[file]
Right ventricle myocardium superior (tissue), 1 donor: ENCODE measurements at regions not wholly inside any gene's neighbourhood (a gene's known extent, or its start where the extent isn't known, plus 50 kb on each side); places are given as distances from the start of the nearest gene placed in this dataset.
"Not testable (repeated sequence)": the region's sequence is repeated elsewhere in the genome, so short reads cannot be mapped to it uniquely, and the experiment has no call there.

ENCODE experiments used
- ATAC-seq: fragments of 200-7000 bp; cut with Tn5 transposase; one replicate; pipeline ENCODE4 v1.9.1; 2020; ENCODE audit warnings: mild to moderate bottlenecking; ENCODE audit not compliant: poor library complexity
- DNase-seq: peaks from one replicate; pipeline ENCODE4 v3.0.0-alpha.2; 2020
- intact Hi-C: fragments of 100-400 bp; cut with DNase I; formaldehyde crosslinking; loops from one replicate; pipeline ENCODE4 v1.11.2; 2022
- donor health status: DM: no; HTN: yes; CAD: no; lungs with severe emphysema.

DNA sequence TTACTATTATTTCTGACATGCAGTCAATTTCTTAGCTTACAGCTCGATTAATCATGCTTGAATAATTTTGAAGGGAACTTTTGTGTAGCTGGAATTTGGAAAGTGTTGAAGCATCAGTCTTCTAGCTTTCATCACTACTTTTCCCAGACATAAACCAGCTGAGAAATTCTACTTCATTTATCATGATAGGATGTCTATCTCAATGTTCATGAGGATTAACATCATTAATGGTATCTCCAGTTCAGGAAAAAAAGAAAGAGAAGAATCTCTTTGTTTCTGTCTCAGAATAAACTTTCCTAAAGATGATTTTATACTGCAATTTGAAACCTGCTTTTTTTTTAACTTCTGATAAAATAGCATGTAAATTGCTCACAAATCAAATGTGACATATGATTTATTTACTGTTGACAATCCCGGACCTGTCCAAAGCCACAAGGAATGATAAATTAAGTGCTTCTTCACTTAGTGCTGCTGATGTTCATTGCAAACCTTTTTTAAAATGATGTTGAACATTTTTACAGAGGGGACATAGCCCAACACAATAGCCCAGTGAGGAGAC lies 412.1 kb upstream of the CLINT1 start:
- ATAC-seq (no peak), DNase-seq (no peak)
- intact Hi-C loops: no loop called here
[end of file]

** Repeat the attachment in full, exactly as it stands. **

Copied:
Right ventricle myocardium superior (tissue), 1 donor: ENCODE measurements at regions not wholly inside any gene's neighbourhood (a gene's known extent, or its start where the extent isn't known, plus 50 kb on each side); places are given as distances from the start of the nearest gene placed in this dataset.
"Not testable (repeated sequence)": the region's sequence is repeated elsewhere in the genome, so short reads cannot be mapped to it uniquely, and the experiment has no call there.

ENCODE experiments used
- ATAC-seq: fragments of 200-7000 bp; cut with Tn5 transposase; one replicate; pipeline ENCODE4 v1.9.1; 2020; ENCODE audit warnings: mild to moderate bottlenecking; ENCODE audit not compliant: poor library complexity
- DNase-seq: peaks from one replicate; pipeline ENCODE4 v3.0.0-alpha.2; 2020
- intact Hi-C: fragments of 100-400 bp; cut with DNase I; formaldehyde crosslinking; loops from one replicate; pipeline ENCODE4 v1.11.2; 2022
- donor health status: DM: no; HTN: yes; CAD: no; lungs with severe emphysema.

DNA sequence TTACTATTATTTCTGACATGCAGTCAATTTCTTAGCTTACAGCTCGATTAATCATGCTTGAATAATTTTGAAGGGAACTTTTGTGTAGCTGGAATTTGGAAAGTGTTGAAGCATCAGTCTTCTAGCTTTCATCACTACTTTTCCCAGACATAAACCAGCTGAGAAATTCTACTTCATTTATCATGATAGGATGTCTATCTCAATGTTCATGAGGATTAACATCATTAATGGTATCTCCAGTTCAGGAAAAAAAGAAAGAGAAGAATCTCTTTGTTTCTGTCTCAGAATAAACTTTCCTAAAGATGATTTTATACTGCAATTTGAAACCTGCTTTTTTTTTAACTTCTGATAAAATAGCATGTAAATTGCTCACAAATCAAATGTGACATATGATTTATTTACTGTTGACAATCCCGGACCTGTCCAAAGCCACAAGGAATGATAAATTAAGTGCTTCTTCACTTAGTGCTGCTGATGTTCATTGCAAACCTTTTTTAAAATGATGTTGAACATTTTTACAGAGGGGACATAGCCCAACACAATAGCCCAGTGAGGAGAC lies 412.1 kb upstream of the CLINT1 start:
- ATAC-seq (no peak), DNase-seq (no peak)
- intact Hi-C loops: no loop called here